injunctive relief if unaccompanied by continuing, present adverse
effects." Rosenberg v. Meese, 622 F. Supp. 1451, 1462 (S.D.N.Y.
1985) (citing O'Shea v. Littleton, 414 U.S. 488, 495-96
(1974)). Thus, for example, "[a]bsent class certification, an
inmate's claim for injunctive and declaratory relief in a section
1983 action fails to present a case or controversy once the
inmate has been transferred." Wahl v. McIver, 773 F.2d 1169,
1173 (11th Cir. 1985) (citation omitted); see also Carter v.
Thompson, 808 F. Supp. 1548, 1555 (M.D. Fla. 1992). In his deposition testimony, Foster acknowledges that he has
not been confined at the Franklin County Prison since 2001. See
Doc. 88, Exhibit B-1, N.T. 53. In his opposing brief, Plaintiff
additionally notes that the Franklin County Prison no longer
houses prisoners who are confined to wheelchairs. Doc. 90, p. 3.
Foster is no longer confined at the Franklin County Prison and
there is no reasonable probability that he will be returned to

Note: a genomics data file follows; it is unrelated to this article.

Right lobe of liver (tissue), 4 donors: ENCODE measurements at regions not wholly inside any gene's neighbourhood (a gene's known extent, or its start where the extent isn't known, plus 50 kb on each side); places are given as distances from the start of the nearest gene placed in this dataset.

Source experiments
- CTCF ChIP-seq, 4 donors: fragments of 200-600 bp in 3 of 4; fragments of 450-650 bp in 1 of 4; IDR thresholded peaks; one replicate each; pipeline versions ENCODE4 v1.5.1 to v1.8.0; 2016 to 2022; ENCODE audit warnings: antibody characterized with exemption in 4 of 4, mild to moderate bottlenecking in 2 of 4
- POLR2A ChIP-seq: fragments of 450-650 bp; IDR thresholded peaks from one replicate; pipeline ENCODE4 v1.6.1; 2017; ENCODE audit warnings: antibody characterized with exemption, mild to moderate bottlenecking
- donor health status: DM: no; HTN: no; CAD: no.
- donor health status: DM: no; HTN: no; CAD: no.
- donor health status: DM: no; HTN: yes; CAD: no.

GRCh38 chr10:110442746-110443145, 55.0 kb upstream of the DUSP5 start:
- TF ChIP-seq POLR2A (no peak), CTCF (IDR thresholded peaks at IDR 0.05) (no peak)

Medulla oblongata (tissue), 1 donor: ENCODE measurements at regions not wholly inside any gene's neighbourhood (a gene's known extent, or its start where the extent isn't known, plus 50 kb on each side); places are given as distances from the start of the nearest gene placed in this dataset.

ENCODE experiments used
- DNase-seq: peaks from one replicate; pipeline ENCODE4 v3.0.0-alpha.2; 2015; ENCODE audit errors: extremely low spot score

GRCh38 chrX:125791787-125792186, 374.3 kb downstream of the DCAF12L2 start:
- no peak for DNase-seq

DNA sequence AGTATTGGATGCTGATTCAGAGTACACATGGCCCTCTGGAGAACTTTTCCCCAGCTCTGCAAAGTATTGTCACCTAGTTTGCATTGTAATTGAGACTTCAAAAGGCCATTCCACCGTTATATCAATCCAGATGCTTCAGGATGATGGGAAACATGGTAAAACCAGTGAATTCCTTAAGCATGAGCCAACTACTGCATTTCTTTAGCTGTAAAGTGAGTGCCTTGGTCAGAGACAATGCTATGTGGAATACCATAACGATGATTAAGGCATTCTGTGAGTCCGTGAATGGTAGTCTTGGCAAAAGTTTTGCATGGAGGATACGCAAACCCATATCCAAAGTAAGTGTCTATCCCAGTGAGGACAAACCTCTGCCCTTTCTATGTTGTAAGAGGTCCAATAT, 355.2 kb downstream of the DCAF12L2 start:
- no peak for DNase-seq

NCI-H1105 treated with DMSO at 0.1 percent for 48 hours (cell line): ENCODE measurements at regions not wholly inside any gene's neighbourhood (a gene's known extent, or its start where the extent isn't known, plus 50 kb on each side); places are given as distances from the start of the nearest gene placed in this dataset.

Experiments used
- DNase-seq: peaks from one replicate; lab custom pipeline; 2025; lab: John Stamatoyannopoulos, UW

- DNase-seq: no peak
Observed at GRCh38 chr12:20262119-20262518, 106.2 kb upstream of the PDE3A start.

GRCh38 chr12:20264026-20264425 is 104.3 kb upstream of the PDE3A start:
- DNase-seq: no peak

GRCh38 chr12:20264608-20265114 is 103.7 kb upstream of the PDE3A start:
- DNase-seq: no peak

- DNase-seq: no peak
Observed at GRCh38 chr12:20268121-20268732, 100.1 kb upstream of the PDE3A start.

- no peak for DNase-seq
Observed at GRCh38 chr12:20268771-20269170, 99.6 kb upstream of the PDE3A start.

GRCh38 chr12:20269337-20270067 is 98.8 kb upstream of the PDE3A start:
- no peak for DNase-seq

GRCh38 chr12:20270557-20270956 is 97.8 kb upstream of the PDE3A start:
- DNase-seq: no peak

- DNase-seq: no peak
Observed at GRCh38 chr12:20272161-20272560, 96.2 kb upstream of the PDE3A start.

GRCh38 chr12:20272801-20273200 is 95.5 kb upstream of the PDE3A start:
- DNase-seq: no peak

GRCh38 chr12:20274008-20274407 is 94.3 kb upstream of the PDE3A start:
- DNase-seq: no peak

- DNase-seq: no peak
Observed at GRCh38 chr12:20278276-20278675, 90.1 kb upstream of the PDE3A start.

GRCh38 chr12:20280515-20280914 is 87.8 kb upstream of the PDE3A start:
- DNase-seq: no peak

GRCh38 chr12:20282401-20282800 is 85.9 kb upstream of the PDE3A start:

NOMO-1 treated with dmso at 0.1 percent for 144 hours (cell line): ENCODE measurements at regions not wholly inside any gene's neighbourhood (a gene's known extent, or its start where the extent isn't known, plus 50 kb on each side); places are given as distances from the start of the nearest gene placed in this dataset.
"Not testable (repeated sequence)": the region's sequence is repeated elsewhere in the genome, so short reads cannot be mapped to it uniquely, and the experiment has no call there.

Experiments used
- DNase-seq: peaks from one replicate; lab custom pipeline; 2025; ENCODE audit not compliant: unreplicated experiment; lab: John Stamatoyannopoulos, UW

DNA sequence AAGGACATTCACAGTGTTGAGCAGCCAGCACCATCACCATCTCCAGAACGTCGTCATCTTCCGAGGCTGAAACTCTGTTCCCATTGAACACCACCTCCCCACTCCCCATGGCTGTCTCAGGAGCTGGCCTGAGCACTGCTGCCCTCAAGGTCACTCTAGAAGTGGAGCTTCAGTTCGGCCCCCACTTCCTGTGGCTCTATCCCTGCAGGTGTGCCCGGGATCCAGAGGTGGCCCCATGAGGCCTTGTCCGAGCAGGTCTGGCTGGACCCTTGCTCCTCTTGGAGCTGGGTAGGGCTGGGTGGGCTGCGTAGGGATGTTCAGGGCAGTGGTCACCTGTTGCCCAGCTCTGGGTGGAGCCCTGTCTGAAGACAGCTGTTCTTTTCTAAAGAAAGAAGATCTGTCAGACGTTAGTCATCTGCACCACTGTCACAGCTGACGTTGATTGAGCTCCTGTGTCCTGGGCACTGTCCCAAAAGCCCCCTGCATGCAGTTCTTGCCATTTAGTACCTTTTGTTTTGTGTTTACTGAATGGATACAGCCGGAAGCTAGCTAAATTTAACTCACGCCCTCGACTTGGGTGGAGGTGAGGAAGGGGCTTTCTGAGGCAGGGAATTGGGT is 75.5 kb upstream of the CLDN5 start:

that correctional facility in the foreseeable future.
Consequently, since Plaintiff is not suffering any apparent
continuing adverse effects as a result of his prior temporary
periods of confinement at the Franklin County Prison, his
complaint to the extent that it seeks injunctive and declaratory
relief is subject to dismissal on the basis of mootness under the
standards set forth in Rosenberg and Wahl. An appropriate
Order will enter.
AND NOW, THEREFORE, THIS 22nd DAY OF SEPTEMBER, 2005, IT IS
HEREBY ORDERED THAT:
1. Defendants' pending summary judgment motions
(Docs. 87 & 90) are granted.
2. Plaintiff's present claims are subject to
dismissal under Pennsylvania's applicable statute of
limitations and for failure to exhaust administrative
3. The Clerk of Court is directed to close the case. 4. Any appeal from this Order will be deemed
frivolous, without probable cause, and not taken in